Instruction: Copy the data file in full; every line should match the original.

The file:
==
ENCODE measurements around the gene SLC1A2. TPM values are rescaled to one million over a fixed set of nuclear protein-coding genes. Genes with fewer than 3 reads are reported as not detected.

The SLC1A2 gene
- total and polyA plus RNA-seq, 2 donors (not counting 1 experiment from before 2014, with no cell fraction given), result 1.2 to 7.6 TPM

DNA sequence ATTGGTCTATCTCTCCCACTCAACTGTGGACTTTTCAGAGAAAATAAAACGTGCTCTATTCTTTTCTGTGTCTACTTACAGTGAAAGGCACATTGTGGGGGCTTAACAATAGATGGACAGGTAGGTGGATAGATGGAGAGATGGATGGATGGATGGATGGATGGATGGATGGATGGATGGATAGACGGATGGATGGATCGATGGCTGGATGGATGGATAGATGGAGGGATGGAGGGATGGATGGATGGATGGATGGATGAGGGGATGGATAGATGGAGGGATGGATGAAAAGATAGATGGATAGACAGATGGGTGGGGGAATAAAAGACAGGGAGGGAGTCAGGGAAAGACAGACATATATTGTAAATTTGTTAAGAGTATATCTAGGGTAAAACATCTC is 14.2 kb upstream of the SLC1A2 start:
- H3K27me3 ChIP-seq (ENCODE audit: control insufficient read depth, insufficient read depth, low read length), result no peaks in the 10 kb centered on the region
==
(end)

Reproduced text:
ENCODE measurements around the gene SLC1A2. TPM values are rescaled to one million over a fixed set of nuclear protein-coding genes. Genes with fewer than 3 reads are reported as not detected.

The SLC1A2 gene
- total and polyA plus RNA-seq, 2 donors (not counting 1 experiment from before 2014, with no cell fraction given), result 1.2 to 7.6 TPM

DNA sequence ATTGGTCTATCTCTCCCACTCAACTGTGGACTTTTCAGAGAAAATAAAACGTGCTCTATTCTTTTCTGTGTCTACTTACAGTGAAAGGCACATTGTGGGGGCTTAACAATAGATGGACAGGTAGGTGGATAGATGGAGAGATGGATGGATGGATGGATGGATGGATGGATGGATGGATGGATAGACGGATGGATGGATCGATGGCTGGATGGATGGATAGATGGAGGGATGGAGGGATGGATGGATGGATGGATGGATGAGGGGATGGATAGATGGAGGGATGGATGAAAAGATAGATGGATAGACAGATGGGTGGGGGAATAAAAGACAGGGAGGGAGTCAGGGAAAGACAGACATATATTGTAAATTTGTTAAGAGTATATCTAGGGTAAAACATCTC is 14.2 kb upstream of the SLC1A2 start:
- H3K27me3 ChIP-seq (ENCODE audit: control insufficient read depth, insufficient read depth, low read length), result no peaks in the 10 kb centered on the region